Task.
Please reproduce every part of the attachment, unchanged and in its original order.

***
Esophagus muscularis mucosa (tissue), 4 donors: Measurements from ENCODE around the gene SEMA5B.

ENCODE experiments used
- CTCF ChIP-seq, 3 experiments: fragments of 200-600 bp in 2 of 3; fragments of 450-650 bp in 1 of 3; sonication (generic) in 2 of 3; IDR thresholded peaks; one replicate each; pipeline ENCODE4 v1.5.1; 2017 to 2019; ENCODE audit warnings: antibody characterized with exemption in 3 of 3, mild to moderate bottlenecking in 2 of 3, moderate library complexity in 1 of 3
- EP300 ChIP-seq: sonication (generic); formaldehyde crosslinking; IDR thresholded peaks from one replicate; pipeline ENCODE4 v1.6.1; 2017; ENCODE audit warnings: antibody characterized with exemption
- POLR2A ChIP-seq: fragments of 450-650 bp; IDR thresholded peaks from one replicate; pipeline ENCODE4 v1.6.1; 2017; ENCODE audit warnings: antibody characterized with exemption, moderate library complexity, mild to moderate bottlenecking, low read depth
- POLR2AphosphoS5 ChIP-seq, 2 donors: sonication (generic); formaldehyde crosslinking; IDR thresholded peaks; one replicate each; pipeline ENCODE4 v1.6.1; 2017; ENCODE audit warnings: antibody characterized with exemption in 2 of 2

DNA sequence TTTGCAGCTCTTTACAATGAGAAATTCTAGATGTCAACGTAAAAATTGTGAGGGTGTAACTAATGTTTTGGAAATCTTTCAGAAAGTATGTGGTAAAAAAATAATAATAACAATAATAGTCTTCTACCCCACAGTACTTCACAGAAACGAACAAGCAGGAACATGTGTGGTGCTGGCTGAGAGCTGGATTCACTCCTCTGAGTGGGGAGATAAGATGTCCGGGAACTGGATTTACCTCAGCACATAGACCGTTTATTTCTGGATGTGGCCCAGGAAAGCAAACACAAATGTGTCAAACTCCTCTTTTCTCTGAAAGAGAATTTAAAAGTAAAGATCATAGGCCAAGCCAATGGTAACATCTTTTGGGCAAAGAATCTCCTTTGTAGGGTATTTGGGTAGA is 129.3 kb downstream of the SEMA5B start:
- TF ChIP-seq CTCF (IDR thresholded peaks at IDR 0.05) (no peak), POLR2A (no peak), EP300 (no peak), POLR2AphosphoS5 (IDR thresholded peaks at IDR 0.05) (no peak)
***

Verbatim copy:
Esophagus muscularis mucosa (tissue), 4 donors: Measurements from ENCODE around the gene SEMA5B.

ENCODE experiments used
- CTCF ChIP-seq, 3 experiments: fragments of 200-600 bp in 2 of 3; fragments of 450-650 bp in 1 of 3; sonication (generic) in 2 of 3; IDR thresholded peaks; one replicate each; pipeline ENCODE4 v1.5.1; 2017 to 2019; ENCODE audit warnings: antibody characterized with exemption in 3 of 3, mild to moderate bottlenecking in 2 of 3, moderate library complexity in 1 of 3
- EP300 ChIP-seq: sonication (generic); formaldehyde crosslinking; IDR thresholded peaks from one replicate; pipeline ENCODE4 v1.6.1; 2017; ENCODE audit warnings: antibody characterized with exemption
- POLR2A ChIP-seq: fragments of 450-650 bp; IDR thresholded peaks from one replicate; pipeline ENCODE4 v1.6.1; 2017; ENCODE audit warnings: antibody characterized with exemption, moderate library complexity, mild to moderate bottlenecking, low read depth
- POLR2AphosphoS5 ChIP-seq, 2 donors: sonication (generic); formaldehyde crosslinking; IDR thresholded peaks; one replicate each; pipeline ENCODE4 v1.6.1; 2017; ENCODE audit warnings: antibody characterized with exemption in 2 of 2

DNA sequence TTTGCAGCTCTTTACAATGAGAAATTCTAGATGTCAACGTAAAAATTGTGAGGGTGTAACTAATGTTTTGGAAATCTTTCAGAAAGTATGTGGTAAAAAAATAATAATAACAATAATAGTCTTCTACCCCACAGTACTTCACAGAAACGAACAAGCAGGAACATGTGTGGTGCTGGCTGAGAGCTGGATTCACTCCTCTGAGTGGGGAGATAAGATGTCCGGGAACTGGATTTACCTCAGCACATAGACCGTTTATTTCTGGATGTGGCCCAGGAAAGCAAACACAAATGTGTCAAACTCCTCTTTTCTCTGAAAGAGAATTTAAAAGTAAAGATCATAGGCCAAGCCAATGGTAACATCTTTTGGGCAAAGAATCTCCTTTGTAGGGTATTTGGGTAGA is 129.3 kb downstream of the SEMA5B start:
- TF ChIP-seq CTCF (IDR thresholded peaks at IDR 0.05) (no peak), POLR2A (no peak), EP300 (no peak), POLR2AphosphoS5 (IDR thresholded peaks at IDR 0.05) (no peak)